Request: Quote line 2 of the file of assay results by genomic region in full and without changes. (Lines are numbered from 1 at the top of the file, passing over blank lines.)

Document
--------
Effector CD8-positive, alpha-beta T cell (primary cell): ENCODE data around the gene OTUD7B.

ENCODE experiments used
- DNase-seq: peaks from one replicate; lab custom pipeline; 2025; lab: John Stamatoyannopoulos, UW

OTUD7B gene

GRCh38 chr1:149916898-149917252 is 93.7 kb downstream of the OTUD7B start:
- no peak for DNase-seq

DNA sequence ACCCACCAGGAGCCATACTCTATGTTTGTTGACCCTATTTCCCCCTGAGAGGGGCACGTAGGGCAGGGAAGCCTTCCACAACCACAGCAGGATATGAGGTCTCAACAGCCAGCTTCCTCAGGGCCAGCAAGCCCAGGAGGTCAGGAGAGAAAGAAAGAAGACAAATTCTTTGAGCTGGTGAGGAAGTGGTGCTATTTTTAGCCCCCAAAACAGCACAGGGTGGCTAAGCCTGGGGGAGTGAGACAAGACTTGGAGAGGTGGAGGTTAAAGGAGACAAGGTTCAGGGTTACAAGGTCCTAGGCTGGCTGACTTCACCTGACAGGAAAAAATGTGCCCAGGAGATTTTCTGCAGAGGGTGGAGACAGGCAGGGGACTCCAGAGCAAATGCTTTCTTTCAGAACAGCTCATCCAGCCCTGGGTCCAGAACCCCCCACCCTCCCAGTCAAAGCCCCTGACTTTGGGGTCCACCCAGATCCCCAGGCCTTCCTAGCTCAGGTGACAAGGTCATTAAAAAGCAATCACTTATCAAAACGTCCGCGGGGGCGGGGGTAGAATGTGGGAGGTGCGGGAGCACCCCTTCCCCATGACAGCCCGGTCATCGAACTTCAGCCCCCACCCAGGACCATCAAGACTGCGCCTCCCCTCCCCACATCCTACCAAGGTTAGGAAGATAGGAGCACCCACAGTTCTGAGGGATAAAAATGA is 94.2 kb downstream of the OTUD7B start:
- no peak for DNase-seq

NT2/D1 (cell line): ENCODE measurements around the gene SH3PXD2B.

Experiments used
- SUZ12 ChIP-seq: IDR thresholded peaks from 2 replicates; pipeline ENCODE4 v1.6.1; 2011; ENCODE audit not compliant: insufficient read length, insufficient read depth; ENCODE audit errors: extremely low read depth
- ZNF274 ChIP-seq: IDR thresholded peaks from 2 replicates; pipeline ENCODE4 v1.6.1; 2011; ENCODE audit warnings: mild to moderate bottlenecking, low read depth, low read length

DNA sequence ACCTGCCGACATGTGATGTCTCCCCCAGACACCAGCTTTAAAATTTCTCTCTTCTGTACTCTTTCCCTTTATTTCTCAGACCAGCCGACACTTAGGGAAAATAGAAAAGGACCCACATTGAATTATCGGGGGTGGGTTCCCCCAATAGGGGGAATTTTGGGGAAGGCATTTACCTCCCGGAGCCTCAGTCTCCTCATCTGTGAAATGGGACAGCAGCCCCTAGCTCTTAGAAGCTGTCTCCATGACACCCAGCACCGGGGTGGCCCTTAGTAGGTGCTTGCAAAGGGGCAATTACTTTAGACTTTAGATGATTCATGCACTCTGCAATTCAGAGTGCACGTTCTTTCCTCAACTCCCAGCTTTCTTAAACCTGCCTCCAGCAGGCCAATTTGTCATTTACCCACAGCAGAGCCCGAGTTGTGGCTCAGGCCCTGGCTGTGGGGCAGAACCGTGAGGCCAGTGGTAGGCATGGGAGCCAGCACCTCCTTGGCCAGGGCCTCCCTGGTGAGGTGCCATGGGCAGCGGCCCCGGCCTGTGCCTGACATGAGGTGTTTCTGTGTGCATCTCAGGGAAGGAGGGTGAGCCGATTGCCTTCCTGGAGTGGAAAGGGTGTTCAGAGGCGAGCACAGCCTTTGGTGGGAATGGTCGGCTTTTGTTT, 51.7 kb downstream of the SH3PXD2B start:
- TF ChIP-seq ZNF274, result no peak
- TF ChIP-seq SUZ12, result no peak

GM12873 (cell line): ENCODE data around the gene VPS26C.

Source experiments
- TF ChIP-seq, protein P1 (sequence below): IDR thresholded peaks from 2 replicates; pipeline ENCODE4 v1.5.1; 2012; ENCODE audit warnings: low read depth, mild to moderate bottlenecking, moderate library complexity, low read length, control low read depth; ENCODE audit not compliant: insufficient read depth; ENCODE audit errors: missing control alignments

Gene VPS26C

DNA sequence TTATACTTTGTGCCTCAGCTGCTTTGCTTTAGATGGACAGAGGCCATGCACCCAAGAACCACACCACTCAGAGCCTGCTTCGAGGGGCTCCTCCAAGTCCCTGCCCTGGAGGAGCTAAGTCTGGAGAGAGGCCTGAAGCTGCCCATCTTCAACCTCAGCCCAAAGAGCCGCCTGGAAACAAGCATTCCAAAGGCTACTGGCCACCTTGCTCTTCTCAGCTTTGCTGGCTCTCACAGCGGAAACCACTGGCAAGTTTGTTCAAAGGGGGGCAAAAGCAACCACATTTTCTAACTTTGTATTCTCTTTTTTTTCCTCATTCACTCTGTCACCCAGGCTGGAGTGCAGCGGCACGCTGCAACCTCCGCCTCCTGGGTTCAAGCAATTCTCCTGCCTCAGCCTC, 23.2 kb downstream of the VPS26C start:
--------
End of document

ENCODE experiments used